But, honestly.  Trump has threatened to annihilate North Korea’s civilian population in a written speech before the United Nations. He has pledged to attack merely if its leaders don’t stop verbally threatening us – to start a war over words. He has repeatedly tweeted (!) that the end of diplomacy is near and we should stay tuned for the next exciting chapter. Senator Corker’s words of warning about Trump earlier this week are widely interpreted as a warning specifically about the likelihood of his triggering war (either accidentally or deliberately) with Pyongyang. Regarding this irresponsible and dangerous president’s behavior I’m not sure what there is to say or discuss, other than to be horrified.

And, yet. North Korea is a massive problem that must somehow be managed no matter who is president. No one really knows what to do and all of our options are bad. So, I thought it would be useful to get up to speed on those options and those risks so we can all better understand what is going on.

Fortunately, a lot of excellent commentaries on North Korea have been penned recently, at least in my opinion.  Also, in a few weeks President Trump will visit East Asia.

On Monday night I will do a very brief opening update of recent developments and a preview of what experts say to look for in the Trump Asia tour. Then we can vent discuss North Korean policy.

SUGGESTED BACKGROUND READING –

NEXT WEEK: Do we really have a democracy?

Monday’s Mtg: Is it time to rethink U.S.-Saudi relations?

American discomfort with its relationship with Saudi Arabia has been growing for many years. It’s not just a result of 9/11. Human rights, democracy promotion, and gender equality play larger roles in U.S. foreign policy than they used to do. The Arab Spring, which the Saudi regime fiercely opposed, spurred at least a faint hope that the Middle East could one day get long without a brutal theocracy and exporter of radical ideology at its center.

Yet, the same obstacles to downgrading our de facto Saudi alliance that have led every president since FDR to rely on it. Saudi Arabia is the only big oil producer with enough reserves and spare refining capacity to maintain supplies to the West and keep prices from fluctuating wildly. The House of Saud has been a pro-American (in its policies, if not in rhetoric or support for radicals) anchor of stability in a troubled Middle East. This has been especially true since 1979 when the revolutionaries toppled our only big secular Arab ally, the Shah of Iran; and it’s been reinforced recently as Bush/Cheney’s hope to install a stable pro-Western regime in Iraq turned to ashes. Also, despite its long-time support for radicalism, the Saudi government has been relatively tolerant of Israel in recent years, hostile to Iran, and since 9/11 willing to help us fight Al Qaeda and the Islamic State.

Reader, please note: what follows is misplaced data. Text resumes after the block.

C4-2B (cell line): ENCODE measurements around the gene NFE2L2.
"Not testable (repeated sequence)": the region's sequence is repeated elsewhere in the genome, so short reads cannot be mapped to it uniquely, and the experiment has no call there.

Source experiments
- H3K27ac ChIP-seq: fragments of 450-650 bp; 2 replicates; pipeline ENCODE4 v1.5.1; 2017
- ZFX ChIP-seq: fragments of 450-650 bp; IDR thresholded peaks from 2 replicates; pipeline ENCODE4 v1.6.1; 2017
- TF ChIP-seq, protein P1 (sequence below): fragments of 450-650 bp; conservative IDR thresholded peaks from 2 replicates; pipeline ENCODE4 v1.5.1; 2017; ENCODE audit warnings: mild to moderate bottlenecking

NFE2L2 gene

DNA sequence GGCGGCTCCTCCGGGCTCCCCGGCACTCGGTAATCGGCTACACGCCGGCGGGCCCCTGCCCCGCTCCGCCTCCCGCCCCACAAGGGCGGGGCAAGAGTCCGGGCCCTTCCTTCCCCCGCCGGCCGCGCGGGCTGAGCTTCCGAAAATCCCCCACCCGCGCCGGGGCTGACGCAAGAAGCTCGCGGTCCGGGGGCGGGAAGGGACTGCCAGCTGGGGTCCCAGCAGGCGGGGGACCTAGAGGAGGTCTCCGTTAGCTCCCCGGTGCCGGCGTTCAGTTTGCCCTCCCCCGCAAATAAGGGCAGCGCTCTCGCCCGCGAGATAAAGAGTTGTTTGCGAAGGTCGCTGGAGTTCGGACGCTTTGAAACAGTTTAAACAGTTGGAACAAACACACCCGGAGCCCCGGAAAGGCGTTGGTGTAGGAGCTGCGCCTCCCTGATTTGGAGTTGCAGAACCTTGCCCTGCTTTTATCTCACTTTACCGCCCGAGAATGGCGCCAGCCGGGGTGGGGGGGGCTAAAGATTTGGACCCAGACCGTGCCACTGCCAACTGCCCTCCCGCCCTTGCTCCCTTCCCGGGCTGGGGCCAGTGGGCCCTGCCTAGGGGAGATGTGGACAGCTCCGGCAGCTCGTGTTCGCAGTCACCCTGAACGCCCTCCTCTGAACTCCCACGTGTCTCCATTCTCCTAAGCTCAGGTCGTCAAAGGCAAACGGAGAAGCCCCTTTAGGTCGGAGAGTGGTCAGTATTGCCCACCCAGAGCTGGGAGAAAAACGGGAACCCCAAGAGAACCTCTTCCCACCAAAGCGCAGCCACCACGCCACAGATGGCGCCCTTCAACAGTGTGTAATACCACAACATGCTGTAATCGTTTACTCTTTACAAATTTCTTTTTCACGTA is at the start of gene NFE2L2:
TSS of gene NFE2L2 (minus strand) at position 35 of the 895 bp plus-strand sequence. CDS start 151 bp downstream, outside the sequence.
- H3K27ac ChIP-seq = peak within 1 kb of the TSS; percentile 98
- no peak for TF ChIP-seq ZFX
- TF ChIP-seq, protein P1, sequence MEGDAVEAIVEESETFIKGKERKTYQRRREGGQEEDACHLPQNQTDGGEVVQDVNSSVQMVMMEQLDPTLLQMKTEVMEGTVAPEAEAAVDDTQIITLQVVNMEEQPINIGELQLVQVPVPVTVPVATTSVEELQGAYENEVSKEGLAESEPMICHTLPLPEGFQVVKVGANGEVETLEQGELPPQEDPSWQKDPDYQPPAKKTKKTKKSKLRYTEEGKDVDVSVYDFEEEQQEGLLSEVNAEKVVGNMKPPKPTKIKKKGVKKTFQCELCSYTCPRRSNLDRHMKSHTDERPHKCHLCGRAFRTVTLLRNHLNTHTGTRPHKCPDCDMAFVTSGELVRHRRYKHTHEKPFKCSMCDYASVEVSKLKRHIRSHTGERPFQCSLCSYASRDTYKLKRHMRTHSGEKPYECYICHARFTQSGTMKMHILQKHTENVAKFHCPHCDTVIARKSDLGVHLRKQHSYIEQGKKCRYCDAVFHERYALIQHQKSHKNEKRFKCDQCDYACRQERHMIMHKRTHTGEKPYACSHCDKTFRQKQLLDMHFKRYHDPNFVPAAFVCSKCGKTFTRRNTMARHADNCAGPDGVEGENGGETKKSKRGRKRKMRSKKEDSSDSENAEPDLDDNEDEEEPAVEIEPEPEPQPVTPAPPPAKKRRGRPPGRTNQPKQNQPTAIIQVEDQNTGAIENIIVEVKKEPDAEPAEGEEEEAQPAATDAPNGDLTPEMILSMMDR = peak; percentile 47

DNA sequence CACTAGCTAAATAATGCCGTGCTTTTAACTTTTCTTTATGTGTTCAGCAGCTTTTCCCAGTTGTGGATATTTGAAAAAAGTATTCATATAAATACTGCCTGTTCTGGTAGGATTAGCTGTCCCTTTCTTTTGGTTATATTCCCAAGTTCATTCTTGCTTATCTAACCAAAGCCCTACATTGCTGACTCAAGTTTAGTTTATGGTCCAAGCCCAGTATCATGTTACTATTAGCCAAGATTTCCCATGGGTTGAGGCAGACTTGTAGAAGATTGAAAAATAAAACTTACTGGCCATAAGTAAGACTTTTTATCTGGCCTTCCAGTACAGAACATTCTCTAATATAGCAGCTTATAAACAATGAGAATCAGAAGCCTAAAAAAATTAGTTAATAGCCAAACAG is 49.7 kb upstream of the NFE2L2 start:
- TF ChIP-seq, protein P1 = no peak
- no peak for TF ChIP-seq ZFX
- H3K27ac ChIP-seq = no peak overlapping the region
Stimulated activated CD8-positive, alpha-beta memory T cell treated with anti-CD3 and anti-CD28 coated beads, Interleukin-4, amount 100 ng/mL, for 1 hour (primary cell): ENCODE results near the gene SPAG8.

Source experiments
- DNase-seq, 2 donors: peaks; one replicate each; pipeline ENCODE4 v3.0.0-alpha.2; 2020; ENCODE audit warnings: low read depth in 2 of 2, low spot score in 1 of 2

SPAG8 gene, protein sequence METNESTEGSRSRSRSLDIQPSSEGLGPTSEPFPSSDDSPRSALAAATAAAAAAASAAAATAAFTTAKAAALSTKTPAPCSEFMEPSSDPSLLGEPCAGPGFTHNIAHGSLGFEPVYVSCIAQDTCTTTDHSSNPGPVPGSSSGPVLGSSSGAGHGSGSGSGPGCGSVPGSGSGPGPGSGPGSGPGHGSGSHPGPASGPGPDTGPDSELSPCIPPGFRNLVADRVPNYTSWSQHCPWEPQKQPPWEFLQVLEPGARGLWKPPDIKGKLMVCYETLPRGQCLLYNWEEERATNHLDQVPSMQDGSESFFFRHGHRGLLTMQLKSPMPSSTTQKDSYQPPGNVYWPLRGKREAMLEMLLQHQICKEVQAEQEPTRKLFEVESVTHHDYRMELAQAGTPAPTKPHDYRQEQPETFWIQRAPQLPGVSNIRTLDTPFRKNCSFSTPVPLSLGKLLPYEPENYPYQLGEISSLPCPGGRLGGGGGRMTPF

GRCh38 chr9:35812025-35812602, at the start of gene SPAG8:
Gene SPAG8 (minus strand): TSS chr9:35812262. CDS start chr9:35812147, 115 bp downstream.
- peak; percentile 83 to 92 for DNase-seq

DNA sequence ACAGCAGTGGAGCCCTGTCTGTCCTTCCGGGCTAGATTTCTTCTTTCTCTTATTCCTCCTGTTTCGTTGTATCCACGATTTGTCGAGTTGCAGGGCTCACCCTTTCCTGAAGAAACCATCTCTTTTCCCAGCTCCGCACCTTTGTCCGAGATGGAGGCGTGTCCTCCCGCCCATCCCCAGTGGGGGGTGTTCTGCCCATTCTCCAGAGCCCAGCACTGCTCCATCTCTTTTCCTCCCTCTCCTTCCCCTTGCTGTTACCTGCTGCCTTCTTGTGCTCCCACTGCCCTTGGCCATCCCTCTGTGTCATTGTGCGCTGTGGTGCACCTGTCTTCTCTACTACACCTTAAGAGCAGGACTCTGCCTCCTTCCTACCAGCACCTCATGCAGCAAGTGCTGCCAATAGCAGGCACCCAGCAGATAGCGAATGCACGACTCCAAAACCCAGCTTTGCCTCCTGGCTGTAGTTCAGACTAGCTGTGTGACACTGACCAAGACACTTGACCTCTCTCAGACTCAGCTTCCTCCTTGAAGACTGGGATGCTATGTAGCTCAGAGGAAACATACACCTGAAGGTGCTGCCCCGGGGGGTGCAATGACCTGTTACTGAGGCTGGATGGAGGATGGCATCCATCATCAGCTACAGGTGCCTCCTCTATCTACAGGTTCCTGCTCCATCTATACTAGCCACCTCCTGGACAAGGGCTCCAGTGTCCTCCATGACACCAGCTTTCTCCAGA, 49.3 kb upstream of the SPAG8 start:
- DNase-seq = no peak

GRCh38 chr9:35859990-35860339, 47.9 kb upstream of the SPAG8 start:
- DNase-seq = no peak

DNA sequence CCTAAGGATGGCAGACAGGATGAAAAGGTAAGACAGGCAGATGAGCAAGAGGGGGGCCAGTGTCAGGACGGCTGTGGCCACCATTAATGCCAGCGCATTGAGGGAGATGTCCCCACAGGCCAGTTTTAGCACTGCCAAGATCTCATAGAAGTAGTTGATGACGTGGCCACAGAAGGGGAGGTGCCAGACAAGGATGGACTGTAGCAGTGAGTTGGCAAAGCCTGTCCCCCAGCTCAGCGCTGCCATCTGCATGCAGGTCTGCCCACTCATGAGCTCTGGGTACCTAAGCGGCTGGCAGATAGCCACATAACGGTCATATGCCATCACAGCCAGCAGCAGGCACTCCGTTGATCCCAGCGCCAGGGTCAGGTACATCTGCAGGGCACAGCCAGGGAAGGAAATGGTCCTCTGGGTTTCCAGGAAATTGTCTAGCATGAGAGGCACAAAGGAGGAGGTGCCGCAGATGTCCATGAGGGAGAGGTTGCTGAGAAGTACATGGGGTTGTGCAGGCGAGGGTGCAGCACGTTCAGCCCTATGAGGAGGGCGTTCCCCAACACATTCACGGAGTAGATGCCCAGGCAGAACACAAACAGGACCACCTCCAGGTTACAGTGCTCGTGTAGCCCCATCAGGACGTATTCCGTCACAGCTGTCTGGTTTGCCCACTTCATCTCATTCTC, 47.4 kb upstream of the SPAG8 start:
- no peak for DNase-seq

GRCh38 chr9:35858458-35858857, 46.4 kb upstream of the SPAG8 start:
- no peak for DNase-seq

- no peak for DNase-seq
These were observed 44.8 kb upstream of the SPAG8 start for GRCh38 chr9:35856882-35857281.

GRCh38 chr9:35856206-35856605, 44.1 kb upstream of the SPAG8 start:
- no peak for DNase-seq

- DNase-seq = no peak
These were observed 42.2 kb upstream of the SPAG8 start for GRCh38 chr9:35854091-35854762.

Now comes President Donald Trump.  As they say in the Middle East, oy, vey.

It is very hard to know where Trump stands on most any foreign policy issue or how long he will stand there. But, so far Trump appears to be doubling down on Saudi Arabia. As the articles below explain, Trump’s first foreign trip was to Saudi Arabia. They lavished Trump with praise, awards, and gifts, and as a result he appears to have green lit the Kingdom’s blockade of one neighbor (Qatar) and continued savage war against another (Yemen). Trump also reportedly really, really wants to abrogate the nuclear treaty with Iran, which the Saudi government absolutely would love since it is locked in a virtual Cold War with Tehran and desires our support.

I think all of this leaves us with a few basic questions and partial answers, such as…

DISCUSSION QUESTIONS –

  1. What major interests do we have in common and not in common with the Saudi government?
  2. Has that changed recently? What is Saudi govt trying to accomplish domestically and abroad? Is it achievable? Risky? Good for us?
  3. What is Trump doing? It is a coherent policy shift or more of a whim?
  4. Will these changes hold; i.e., can a president fundamentally change the U.S.-Saudi relationship, or do its roots run deeper?
  5. How, specifically, could we downgrade the U.S.-Saudi relationship? Range of possible consequences, including Riyadh’s and others’ responses.

SUGGESTED BACKGROUND READING –

Pre-Trump –

Trump –

After Trump –

  • U.S.-Saudi relationship will survive Trump because for better or worse we’re stuck with each other.

NEXT WEEK: Does Big Money really control U.S. politics?

Monday’s Mtg, Part 1: What Is a Fair Burden of Taxation?

I timed this topic in the expectation that the Republican Congress would have completed Obamacare repeal and be nearing completion of its first budget, with yet more large tax and spending cuts. Like everybody else I overestimated their competence.  President Trump just announced that repeal is dead and it’s time to move on to…more tax cuts (aka tax reform.)  Since by law the first major step in preparing the FY2018 federal budget must be completed by April 1 and the FY2018 budget is not even close to finished yet, now would be a good time for both the GOP and CivCon to focus on taxes and spending.

Radically altering who bears the burden of paying for the American government has been the GOP’s raison d’etre for 20+ years.   Obamacare repeal itself would have been a big tax cut on the wealthy and a big cut in subsidies for low-income Americans.  It also would have opened up room in the budget for the really huge tax cuts they were planning as the real centerpiece of GOP governance.  (I will explain how on Monday, or just see the link below.)   I guess creating such room is wasn’t worth walking the plank of taking away millions of people’s health insurance.